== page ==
NEW YORK (Reuters) – Adopting new, U.S. market-wide circuit breakers to halt precipitous drops in individual stocks is “a done deal,” a source said on Tuesday, five days after a severe market plunge rattled investors and perplexed regulators.

Okay, folks the quote reads well and promises a lot, but since we have no details, I will consider it a start, and nothing more.

What I want to see is specific legislation or exchange rules that either ban or severely limit high-frequency trading, because that is the issue. The problem is not just individual stocks that get hit, although, as we saw last week, targeting individuals stock is a serious issue when a $30 stock drops to a nickel, or rises to $100,000 just like that!

No, the larger issue is the practice itself because it feeds panic in a troubled market. It exacerbates and exaggerates whatever the current issue is for that time. It can take a shaky market and turn it into collapsing market, all because tens of thousands of trades are firing in milliseconds. The ability to collapse a market, or worse, collapse the broad market in a moment is frightening, and it produces a lack of confidence.

Ultimately, it is the lack of confidence that is the greatest derivative problem (no pun intended)  of high-frequency trading, so, as long as the practice itself is not limited or banned, we traders  and investors will always have in the back of our minds the possibility of sudden and relentless drops in market value.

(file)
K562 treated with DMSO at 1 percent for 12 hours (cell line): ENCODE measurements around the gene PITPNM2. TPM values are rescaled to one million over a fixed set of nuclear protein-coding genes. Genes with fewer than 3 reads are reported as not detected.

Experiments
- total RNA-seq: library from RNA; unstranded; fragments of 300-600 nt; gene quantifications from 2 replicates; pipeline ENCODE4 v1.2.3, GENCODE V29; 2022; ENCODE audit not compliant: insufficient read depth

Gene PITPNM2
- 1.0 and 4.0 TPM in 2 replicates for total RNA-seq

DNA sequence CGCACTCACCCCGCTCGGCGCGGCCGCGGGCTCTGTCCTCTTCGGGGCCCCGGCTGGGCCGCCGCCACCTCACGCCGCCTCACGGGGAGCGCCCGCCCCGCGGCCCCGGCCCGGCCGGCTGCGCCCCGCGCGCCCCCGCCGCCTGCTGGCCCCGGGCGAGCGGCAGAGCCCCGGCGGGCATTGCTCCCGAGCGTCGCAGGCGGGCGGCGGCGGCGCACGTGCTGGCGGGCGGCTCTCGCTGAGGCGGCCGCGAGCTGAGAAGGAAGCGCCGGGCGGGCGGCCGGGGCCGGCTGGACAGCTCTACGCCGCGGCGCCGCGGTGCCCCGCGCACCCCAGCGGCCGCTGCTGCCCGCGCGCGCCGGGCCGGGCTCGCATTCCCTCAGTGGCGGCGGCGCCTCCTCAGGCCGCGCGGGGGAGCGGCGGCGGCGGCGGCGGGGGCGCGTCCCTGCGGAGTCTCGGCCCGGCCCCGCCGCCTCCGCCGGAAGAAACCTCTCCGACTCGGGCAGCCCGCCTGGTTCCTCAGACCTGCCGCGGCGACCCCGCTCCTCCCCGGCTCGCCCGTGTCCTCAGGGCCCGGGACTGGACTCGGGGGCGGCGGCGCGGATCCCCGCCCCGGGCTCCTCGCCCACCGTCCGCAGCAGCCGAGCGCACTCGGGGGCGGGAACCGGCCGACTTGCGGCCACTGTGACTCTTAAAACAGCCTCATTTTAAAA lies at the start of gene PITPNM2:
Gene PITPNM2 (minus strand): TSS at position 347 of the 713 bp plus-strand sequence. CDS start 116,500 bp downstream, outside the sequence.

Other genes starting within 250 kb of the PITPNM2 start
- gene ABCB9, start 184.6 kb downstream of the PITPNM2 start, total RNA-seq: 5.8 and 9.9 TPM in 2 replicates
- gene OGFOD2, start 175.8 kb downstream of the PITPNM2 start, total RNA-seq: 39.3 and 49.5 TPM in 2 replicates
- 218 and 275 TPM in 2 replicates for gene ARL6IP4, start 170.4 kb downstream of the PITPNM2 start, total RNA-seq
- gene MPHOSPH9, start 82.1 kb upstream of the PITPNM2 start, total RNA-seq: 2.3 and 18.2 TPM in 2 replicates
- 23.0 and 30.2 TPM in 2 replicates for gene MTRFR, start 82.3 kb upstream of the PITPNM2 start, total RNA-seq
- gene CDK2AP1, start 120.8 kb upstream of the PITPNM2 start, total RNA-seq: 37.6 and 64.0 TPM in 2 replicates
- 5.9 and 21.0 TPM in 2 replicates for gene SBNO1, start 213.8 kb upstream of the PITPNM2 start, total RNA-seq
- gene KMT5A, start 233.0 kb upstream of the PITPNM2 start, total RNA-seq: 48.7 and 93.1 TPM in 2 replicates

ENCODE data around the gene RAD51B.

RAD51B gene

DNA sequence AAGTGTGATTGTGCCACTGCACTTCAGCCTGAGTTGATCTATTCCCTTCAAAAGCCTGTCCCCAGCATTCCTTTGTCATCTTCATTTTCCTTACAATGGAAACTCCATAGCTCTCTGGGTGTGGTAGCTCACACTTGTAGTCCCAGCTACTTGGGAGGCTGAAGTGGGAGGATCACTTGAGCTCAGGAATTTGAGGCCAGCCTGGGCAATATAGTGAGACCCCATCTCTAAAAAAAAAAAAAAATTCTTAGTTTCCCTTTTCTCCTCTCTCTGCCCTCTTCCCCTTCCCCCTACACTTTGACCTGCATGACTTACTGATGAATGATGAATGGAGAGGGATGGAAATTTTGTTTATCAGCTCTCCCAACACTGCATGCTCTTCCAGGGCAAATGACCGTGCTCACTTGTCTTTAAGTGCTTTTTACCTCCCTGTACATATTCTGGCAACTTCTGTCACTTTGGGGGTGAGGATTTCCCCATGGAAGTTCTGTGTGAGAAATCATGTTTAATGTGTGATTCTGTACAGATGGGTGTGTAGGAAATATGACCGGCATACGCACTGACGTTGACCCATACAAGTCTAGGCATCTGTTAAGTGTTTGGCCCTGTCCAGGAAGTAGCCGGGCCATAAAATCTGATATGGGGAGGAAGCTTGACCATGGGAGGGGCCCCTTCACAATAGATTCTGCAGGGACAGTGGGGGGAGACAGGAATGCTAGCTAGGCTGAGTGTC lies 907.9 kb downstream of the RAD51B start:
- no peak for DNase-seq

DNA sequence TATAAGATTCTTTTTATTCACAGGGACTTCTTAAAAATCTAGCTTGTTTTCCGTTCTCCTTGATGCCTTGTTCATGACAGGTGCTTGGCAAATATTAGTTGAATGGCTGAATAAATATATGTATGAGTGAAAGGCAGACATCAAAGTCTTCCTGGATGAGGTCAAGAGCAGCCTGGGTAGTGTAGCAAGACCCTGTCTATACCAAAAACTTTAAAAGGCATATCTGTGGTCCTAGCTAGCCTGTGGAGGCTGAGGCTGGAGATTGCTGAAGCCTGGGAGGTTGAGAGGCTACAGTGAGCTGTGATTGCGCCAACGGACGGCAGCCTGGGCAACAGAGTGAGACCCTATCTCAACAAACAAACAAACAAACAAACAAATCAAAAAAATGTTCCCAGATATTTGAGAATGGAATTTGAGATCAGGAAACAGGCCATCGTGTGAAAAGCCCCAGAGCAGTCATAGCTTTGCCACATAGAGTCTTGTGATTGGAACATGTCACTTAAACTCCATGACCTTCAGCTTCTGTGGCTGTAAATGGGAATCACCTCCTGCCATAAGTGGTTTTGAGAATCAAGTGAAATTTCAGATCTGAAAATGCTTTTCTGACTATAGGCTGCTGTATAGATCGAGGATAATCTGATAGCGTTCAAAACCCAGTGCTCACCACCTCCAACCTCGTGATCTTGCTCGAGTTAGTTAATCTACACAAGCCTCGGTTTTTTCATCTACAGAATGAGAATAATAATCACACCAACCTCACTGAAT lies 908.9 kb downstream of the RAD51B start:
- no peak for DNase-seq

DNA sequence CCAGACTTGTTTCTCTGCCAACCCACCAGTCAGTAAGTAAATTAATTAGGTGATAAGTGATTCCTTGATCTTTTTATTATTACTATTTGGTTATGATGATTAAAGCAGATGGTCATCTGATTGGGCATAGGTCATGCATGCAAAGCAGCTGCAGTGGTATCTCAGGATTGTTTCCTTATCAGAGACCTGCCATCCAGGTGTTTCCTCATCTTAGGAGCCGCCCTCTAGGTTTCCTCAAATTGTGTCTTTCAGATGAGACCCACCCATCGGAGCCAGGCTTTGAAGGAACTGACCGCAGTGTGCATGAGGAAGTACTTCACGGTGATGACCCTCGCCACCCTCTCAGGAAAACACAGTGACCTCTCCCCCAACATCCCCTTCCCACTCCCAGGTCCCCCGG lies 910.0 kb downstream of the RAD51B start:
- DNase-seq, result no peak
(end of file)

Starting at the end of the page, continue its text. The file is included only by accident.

As it turns out, bad things often provide the catalyst for change. Sadly, we often have to experience the pain before we decide enough is enough. In the recent example of this problem,  we dodged a bullet, but who is to say that tomorrow, or the next day, or next week when some big-house traders push the start button on their computer we don’t have a repeat of the September through October 2008 debacle. If you recall those roller-coaster days, the markets were dropping and rising like a yo-yo, and that, my friends, is what can and will happen again if the SEC or Congress does not harness or eliminate the practice of high-frequency trading.

Trade in the day; invest in your life …                                                                            

Trader Ed